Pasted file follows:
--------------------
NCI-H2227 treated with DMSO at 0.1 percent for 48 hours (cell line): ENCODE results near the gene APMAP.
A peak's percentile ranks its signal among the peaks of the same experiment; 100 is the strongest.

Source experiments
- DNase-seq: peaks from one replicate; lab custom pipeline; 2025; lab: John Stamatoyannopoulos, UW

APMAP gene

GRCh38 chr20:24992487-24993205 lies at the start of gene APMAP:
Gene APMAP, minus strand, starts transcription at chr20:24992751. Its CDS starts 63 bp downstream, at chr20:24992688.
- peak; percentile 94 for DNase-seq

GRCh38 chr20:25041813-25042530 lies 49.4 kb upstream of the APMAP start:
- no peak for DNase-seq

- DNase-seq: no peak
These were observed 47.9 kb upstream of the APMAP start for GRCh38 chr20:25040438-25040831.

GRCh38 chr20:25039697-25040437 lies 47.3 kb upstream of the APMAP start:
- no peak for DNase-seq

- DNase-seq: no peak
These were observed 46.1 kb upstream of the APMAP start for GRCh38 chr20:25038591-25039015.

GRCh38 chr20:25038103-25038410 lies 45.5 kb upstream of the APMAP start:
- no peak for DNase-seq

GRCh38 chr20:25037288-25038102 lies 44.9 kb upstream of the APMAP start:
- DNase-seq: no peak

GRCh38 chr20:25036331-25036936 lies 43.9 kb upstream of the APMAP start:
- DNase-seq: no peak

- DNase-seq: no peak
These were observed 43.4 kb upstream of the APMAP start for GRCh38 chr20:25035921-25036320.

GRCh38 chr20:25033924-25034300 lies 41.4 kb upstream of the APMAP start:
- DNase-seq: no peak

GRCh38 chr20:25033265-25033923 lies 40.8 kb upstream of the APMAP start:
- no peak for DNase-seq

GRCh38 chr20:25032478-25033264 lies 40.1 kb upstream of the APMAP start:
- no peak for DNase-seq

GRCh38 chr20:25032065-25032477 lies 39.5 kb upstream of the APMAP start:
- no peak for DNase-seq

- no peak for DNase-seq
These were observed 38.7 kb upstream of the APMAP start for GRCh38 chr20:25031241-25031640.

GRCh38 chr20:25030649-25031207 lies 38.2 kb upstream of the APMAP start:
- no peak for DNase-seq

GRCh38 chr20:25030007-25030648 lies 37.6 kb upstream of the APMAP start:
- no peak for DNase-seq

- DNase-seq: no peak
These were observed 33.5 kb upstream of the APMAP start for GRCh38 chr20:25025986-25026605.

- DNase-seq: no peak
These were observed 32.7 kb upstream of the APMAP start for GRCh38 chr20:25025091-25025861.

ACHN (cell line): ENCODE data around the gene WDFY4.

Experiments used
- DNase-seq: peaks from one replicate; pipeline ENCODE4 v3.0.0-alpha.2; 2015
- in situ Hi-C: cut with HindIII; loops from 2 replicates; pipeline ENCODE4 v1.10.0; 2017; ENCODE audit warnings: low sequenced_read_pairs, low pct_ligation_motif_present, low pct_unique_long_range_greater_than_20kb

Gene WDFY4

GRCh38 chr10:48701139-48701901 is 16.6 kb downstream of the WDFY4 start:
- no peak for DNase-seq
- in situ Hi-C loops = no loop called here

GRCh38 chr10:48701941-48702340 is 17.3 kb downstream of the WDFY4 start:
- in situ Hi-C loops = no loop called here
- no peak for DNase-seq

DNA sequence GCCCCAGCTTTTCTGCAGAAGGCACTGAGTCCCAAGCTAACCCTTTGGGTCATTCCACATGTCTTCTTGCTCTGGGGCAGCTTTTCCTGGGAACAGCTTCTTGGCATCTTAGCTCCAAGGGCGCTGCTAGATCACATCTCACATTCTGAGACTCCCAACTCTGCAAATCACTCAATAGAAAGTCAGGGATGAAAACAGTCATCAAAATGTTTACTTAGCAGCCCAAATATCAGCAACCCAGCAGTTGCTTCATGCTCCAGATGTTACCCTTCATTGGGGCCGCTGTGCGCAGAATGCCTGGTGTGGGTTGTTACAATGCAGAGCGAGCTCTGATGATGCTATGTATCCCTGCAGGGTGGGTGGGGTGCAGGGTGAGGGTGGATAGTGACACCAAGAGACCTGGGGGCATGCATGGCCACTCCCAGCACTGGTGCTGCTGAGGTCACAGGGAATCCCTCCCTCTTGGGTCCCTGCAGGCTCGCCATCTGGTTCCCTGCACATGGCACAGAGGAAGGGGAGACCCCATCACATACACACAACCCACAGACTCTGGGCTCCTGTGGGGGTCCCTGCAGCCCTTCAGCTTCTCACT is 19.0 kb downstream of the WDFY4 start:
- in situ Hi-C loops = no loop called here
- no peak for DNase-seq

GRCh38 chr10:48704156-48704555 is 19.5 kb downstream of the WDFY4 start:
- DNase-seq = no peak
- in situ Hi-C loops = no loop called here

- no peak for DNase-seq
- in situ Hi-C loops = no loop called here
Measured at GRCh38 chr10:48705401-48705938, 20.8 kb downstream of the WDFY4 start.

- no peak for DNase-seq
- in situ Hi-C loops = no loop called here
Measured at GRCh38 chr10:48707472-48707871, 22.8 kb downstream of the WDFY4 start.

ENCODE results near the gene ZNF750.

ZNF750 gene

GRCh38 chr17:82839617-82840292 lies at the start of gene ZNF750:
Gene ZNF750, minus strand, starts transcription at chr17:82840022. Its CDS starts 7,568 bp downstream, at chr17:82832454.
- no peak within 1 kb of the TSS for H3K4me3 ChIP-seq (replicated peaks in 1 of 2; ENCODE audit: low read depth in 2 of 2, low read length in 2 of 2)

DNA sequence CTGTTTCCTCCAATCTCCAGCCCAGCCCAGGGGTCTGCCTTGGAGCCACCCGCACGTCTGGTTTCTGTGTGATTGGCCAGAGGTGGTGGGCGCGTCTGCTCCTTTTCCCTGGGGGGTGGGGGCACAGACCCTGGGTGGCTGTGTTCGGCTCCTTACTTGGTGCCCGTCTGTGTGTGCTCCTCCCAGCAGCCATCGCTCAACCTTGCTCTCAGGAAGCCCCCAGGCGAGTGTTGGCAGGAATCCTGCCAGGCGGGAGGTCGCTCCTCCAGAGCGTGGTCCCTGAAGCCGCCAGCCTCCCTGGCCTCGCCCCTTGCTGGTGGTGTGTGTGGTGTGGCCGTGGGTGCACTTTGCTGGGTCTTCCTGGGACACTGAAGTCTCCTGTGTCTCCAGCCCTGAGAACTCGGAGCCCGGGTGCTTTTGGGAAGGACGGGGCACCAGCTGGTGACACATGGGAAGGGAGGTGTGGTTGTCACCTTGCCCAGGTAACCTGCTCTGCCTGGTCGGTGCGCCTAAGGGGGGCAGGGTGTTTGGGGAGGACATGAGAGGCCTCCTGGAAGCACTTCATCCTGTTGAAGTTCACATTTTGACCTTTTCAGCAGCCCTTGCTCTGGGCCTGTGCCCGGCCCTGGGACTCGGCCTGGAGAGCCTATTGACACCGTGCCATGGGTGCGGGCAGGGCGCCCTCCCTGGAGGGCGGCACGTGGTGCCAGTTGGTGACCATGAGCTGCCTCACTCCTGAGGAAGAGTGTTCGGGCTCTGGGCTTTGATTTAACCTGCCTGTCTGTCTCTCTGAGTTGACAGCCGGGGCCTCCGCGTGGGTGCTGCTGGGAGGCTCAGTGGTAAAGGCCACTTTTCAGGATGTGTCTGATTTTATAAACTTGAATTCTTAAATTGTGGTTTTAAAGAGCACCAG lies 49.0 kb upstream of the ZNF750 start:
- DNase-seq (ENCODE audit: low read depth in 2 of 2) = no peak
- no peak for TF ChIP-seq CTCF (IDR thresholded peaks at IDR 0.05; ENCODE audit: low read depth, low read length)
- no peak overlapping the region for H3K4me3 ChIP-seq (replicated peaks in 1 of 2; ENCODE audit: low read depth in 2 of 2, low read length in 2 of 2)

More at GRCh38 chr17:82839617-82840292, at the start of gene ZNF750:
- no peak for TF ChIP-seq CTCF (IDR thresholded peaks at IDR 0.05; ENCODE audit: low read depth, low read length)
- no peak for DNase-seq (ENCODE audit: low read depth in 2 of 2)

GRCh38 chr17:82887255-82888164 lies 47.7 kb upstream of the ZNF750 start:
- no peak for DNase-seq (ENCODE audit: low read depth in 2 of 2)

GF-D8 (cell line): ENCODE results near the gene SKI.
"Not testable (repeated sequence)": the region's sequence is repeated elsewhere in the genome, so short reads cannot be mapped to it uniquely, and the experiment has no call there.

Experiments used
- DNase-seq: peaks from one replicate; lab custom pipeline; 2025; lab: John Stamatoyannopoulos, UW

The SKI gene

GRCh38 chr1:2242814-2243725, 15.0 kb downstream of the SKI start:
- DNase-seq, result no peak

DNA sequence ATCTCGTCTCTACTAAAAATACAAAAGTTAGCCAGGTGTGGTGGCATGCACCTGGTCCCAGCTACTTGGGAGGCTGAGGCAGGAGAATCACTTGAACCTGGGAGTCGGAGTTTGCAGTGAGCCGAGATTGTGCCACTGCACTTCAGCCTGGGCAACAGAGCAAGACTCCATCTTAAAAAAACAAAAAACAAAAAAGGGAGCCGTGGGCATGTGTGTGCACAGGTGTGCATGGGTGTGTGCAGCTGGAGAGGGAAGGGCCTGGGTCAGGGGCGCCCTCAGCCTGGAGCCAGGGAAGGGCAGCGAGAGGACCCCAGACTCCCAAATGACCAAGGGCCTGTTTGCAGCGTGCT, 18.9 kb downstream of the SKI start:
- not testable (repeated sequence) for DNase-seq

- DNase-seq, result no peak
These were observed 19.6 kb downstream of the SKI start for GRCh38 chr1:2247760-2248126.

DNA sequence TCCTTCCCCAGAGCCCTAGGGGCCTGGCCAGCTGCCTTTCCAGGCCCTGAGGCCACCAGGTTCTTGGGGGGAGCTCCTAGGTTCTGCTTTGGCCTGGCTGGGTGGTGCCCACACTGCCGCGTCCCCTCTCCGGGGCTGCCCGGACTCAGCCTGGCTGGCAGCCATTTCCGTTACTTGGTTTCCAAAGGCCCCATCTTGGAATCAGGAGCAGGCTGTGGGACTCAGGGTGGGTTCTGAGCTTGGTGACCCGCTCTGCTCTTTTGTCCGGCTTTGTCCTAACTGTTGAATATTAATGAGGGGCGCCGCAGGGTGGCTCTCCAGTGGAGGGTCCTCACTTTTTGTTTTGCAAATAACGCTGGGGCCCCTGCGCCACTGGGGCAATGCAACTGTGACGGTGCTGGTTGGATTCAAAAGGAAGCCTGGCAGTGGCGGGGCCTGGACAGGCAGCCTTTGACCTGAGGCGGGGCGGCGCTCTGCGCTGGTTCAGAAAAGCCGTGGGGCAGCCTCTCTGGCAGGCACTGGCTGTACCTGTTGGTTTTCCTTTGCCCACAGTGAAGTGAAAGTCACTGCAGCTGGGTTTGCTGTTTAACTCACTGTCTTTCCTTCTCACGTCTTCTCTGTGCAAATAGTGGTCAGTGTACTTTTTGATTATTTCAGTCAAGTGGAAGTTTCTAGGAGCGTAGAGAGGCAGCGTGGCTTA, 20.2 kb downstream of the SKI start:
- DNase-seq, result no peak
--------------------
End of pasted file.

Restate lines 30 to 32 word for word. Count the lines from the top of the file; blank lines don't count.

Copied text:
- no peak for DNase-seq

GRCh38 chr20:25032065-25032477 lies 39.5 kb upstream of the APMAP start:
- no peak for DNase-seq